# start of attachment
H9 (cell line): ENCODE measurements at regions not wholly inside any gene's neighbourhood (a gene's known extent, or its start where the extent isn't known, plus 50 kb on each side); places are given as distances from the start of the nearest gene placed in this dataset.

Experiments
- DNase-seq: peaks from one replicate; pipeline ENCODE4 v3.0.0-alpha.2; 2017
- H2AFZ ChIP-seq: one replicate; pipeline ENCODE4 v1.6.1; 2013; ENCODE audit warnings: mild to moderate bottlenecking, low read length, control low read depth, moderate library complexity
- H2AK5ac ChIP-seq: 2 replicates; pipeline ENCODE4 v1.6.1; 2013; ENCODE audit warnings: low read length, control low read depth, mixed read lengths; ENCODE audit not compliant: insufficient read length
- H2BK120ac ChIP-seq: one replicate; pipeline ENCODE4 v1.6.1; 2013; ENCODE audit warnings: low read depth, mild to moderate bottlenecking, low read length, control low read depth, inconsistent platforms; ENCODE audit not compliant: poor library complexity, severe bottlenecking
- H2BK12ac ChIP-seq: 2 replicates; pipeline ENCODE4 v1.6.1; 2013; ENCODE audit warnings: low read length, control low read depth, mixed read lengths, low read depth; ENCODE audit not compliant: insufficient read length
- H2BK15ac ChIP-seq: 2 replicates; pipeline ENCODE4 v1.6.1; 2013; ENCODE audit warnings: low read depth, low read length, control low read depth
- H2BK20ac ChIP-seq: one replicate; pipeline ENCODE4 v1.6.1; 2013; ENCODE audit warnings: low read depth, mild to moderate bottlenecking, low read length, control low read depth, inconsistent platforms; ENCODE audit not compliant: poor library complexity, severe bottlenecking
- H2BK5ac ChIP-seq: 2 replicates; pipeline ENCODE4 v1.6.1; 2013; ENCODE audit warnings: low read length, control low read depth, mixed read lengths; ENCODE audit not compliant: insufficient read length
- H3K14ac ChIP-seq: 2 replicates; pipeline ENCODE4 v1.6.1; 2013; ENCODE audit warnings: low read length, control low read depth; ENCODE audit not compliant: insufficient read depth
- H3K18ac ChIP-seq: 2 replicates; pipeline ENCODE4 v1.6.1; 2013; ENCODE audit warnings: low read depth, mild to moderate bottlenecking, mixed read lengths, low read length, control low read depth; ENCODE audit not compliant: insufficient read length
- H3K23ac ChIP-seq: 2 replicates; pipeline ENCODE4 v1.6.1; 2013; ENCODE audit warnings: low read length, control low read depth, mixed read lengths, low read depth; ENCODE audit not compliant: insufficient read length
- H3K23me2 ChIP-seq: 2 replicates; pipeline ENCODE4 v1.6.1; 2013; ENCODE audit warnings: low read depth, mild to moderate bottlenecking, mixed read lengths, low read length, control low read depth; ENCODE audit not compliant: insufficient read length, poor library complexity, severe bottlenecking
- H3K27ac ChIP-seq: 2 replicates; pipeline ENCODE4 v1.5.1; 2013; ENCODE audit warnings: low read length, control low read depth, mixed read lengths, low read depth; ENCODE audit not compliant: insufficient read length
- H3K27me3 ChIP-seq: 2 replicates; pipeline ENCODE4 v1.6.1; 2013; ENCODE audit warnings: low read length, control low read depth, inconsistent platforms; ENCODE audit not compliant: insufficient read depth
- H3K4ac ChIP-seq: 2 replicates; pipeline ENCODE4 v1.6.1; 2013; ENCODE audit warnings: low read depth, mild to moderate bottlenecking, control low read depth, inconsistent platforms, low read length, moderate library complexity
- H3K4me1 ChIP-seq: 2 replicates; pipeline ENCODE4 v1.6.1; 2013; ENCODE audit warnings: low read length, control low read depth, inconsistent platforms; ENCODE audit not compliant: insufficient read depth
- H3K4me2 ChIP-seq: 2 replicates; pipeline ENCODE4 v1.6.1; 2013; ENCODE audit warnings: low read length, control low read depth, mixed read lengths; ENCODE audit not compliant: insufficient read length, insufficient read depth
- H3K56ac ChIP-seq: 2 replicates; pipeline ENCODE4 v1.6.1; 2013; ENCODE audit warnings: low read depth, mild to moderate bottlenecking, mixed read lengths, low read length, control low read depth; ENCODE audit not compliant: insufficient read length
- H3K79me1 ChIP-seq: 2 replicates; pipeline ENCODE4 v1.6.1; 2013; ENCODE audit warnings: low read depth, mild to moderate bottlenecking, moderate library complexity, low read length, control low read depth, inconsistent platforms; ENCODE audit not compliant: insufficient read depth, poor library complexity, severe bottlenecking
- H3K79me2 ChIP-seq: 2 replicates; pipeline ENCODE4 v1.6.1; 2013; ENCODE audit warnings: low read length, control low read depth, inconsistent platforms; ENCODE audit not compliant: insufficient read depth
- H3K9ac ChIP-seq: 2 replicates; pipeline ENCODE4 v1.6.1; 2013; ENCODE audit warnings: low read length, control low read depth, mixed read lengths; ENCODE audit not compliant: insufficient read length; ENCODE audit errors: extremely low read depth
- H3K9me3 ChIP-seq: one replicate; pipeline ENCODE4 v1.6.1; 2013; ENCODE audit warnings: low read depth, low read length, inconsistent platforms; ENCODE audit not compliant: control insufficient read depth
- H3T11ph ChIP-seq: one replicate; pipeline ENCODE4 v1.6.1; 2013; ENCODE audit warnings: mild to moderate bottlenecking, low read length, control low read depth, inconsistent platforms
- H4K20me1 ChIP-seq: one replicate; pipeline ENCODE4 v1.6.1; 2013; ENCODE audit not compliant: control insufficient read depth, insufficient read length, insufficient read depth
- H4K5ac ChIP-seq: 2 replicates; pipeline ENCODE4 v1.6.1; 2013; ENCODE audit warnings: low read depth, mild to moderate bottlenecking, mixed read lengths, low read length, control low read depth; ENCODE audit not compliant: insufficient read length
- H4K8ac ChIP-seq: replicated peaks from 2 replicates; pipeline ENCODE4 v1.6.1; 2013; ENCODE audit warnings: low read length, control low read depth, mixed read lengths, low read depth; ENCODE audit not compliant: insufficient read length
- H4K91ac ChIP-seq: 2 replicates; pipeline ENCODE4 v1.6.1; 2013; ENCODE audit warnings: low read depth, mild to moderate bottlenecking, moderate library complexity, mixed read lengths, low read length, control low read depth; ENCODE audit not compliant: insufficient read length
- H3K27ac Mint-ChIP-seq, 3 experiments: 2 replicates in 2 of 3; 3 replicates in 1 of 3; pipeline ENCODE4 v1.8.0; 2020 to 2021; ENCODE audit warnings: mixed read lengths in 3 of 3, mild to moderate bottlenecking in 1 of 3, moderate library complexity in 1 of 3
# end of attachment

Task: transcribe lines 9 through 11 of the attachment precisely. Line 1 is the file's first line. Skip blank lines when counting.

- H2BK20ac ChIP-seq: one replicate; pipeline ENCODE4 v1.6.1; 2013; ENCODE audit warnings: low read depth, mild to moderate bottlenecking, low read length, control low read depth, inconsistent platforms; ENCODE audit not compliant: poor library complexity, severe bottlenecking
- H2BK5ac ChIP-seq: 2 replicates; pipeline ENCODE4 v1.6.1; 2013; ENCODE audit warnings: low read length, control low read depth, mixed read lengths; ENCODE audit not compliant: insufficient read length
- H3K14ac ChIP-seq: 2 replicates; pipeline ENCODE4 v1.6.1; 2013; ENCODE audit warnings: low read length, control low read depth; ENCODE audit not compliant: insufficient read depth